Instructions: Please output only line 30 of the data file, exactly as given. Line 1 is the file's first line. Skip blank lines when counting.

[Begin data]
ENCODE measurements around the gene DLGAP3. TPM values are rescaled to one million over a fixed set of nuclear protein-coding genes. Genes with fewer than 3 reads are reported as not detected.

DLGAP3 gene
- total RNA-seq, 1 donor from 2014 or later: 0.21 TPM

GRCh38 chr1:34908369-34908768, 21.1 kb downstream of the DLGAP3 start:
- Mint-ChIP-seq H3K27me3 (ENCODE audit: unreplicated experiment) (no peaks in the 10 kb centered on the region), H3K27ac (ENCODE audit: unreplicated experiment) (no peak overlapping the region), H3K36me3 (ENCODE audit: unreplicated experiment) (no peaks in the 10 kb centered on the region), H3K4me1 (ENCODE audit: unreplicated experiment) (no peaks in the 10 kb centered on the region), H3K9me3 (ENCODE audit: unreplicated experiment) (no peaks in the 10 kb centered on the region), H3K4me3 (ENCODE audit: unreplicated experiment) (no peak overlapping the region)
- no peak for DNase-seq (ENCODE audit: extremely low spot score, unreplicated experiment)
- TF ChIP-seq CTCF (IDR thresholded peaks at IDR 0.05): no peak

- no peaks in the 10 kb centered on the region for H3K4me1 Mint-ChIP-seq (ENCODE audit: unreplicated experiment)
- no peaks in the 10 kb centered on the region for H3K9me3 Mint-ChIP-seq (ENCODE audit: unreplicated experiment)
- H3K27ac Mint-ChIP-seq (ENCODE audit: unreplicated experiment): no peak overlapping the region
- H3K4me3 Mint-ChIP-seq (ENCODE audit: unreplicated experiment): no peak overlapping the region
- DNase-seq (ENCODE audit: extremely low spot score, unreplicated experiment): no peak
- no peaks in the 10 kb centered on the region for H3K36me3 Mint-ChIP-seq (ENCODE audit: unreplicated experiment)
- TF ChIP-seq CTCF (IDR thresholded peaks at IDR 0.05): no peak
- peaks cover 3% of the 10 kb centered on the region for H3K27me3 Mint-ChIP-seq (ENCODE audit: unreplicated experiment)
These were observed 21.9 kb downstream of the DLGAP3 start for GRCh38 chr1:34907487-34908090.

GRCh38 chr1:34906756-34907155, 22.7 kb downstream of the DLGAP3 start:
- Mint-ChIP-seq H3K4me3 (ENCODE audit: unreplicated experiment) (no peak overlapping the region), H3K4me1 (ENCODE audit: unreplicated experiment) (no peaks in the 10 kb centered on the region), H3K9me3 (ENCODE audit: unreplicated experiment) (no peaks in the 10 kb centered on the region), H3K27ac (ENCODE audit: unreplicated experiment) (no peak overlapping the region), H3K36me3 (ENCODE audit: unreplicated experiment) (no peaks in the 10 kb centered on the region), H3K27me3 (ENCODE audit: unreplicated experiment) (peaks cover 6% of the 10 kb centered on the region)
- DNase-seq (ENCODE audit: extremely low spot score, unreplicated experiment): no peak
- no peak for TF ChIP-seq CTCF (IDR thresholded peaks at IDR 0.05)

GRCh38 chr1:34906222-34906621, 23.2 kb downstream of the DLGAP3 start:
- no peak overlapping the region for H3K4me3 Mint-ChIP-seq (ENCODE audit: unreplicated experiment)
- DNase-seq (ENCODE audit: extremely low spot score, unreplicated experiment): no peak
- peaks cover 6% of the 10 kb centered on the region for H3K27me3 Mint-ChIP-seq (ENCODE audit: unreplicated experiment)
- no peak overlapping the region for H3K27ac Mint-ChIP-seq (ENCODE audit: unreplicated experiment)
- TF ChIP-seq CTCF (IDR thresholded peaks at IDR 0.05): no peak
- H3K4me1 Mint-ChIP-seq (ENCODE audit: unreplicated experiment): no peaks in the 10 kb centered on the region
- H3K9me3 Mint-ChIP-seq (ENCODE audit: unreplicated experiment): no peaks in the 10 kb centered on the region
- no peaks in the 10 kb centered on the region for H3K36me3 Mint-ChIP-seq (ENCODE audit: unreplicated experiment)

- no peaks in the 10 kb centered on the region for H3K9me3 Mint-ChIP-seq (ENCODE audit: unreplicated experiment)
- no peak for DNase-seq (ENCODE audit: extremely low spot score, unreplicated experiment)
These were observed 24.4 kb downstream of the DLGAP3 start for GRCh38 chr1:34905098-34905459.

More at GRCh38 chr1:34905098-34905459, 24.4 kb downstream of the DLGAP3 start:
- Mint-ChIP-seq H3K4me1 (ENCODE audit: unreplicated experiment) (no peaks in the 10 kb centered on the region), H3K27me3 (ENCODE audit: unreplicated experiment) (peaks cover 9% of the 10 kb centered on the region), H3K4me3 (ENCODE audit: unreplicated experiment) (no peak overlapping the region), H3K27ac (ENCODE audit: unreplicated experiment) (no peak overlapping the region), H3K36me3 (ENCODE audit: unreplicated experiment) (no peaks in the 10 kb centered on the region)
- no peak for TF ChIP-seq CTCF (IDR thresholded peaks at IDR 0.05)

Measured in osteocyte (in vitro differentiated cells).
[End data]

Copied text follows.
- no peaks in the 10 kb centered on the region for H3K9me3 Mint-ChIP-seq (ENCODE audit: unreplicated experiment)